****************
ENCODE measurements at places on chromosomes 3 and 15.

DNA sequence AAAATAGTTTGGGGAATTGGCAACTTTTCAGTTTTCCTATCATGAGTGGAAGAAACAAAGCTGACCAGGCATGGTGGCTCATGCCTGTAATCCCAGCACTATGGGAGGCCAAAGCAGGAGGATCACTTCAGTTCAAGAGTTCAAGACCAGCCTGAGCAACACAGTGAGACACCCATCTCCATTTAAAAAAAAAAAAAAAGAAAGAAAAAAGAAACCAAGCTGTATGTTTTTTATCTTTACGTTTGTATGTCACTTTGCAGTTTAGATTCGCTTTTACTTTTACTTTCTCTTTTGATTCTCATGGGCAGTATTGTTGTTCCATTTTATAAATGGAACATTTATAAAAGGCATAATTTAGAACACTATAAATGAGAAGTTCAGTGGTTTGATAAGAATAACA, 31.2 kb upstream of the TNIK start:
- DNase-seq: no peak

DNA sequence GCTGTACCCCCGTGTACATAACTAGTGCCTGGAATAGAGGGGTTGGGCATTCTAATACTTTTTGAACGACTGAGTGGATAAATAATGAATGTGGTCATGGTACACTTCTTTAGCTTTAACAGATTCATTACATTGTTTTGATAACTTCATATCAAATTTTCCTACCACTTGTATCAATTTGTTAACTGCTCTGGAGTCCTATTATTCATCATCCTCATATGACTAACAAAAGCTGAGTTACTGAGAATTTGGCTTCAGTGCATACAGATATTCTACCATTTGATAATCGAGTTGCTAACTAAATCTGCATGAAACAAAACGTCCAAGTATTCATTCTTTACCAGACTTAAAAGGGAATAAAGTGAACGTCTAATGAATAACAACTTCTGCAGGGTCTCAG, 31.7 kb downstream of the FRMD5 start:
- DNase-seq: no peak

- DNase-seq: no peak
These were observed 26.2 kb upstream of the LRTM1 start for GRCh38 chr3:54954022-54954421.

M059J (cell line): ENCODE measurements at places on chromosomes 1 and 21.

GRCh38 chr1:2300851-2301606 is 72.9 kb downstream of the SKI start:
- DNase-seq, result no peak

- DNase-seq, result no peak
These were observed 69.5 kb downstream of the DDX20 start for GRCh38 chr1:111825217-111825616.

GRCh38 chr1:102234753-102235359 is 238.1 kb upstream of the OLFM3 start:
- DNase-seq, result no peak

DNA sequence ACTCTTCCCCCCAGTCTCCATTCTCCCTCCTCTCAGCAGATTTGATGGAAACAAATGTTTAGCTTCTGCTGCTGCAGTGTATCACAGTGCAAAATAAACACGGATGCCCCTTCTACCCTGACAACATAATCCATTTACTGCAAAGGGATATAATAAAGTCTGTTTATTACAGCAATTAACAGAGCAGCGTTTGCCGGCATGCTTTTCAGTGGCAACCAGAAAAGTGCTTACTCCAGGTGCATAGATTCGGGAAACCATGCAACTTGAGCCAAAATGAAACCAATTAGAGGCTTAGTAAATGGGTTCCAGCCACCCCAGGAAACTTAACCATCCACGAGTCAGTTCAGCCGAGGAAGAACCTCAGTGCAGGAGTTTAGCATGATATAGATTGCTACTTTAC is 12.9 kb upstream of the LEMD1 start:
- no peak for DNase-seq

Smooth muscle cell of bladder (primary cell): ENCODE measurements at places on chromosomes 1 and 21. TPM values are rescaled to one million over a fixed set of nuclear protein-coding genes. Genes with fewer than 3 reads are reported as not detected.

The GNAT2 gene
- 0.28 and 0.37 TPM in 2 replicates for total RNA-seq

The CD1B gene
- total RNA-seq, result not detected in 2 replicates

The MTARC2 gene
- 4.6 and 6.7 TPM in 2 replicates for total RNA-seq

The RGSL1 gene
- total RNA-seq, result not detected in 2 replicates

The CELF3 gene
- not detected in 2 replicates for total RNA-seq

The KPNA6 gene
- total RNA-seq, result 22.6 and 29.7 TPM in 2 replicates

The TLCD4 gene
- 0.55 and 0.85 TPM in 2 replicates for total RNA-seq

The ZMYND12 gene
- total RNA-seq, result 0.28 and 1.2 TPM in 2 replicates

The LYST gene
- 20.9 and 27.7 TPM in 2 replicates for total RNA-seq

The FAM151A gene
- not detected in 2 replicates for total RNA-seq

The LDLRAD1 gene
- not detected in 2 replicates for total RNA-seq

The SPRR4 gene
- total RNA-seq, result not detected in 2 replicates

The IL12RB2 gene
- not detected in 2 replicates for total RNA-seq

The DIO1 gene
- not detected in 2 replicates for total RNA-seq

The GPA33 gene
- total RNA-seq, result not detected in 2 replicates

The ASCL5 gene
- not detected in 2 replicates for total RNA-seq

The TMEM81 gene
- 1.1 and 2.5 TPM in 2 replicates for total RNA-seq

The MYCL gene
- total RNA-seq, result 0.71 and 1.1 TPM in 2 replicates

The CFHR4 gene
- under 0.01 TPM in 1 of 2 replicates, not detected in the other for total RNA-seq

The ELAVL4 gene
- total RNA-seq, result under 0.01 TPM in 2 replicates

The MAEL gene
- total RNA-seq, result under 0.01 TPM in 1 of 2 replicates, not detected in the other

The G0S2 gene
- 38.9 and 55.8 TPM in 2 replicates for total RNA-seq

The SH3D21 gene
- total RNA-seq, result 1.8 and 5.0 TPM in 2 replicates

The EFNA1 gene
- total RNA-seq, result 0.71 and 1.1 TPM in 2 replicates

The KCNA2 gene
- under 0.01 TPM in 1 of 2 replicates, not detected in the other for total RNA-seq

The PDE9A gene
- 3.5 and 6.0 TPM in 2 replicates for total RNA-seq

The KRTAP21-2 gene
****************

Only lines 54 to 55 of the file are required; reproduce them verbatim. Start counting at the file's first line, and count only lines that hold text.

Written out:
The CFHR4 gene
- under 0.01 TPM in 1 of 2 replicates, not detected in the other for total RNA-seq